We get out about once a week to hike usually in central to western North Carolina. We hike slowly and stop often to enjoy the views and the little treasures that nature offers. We enjoy waterfall, river, and mountain hikes frequently visiting The Blue Ridge Parkway, the Great Smoky Moutains National Park, and Pisgah National Forest.
The Virginia Creeper Trail is a 33.4 mile shared use trail that was once a railroad line. We chose to bicycle the upper 17 mile section renting bikes in Damascus. The shuttle ride to Whitetop Station took about thirty minutes. Even on a weekday there were several vans unloading when we arrived at the trailhead. This must be a very busy trail on the weekend.
This trail is constantly downhill. I spent more time braking then peddling although the trail was never steep. The first few miles are through woods with some rock cuts. The trail is mostly wide and smooth but it is a natural surface so there are some small bumps and ruts along the way. About three miles down is the Green Cove Station with a combination old general store and restrooms.
Portions of this trail are through Jefferson National Forest and Mt. Rogers National Recreation Area but parts of it are through private property. We traveled through wooded areas along Laurel Creek and past rural residential areas. There were many places to stop by the creek. About seven miles down we passed the Creek junction trail head with parking and restrooms.
About twelve miles into the ride we arrived in Taylor's Valley. There was a roadside stand advertising the lowest prices for lunch on the trail but we continued on a short distance to the Virginia Creeper Cafe where we ate lunch at a table in an air conditioned restaurant. I should mention that the wooded nature of the trail kept the temperature comfortable even on this hot summer day.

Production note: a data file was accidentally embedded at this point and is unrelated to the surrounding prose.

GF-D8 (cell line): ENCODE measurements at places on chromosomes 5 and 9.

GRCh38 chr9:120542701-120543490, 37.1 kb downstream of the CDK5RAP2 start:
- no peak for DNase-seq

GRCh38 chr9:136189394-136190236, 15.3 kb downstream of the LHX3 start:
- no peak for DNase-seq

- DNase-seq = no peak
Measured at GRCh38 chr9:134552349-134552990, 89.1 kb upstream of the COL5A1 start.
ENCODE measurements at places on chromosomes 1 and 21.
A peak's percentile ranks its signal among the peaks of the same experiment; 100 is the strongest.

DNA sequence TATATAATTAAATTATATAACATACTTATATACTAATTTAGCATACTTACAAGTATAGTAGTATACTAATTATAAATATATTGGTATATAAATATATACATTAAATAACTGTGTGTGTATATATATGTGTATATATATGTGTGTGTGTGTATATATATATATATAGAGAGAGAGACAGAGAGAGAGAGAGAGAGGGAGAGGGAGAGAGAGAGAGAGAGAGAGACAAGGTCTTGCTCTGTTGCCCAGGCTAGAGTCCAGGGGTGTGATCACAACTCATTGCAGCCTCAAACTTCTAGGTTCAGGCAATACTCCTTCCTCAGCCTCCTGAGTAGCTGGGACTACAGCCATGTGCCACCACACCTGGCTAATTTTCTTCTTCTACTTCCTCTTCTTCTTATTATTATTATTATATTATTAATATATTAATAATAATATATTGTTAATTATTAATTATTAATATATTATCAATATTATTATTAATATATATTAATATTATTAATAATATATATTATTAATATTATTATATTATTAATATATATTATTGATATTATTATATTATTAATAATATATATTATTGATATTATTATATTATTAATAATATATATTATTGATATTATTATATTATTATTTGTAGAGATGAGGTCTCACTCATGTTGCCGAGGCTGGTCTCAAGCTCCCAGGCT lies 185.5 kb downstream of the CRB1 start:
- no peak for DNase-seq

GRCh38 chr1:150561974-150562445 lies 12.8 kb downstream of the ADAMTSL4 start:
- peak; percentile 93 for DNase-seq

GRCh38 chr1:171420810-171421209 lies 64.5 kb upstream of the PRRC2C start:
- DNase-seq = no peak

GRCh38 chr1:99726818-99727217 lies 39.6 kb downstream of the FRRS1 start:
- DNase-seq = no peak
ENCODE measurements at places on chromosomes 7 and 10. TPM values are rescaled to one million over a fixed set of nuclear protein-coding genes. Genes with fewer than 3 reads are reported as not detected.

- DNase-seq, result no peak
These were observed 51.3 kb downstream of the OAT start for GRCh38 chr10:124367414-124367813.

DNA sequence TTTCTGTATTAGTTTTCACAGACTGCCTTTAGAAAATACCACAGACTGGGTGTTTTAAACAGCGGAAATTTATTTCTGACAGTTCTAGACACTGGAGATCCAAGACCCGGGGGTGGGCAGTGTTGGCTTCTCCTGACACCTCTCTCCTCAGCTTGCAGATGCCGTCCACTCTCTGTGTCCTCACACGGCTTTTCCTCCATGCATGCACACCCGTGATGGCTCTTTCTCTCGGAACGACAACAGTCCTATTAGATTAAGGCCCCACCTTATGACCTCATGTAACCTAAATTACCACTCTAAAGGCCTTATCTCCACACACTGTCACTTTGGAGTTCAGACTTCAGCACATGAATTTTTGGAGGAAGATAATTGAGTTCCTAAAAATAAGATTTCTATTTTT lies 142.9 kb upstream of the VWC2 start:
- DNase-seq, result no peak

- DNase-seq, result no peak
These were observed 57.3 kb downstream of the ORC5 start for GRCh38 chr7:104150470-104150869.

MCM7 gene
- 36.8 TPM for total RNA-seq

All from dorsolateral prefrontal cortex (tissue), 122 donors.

There are many trestles along the trail but none of them are extremely high or offer vistas of the mountains. The views are of the valleys, woods, and streams. The ride is very pretty and relaxing. The people we along the trail were all polite and friendly. We encountered construction at one of the trestles and had to walk our bikes across.
A few miles from the end of the ride we passed small but pretty Whitetop Laurel Falls. As we were looking for the nearby geocache a ranger on a bike cautioned us that a copperhead was spotted nearby. Beyond here the trail levels out and we had to pedal continuously for the first time. Just as we passed the entering Damascus sign we got sprinkled on for a few minutes.
This trail was a lot of fun and not a lot of effort. There were many children enjoying the trail on their own bikes or riding behind their parents. We definitely want to return here.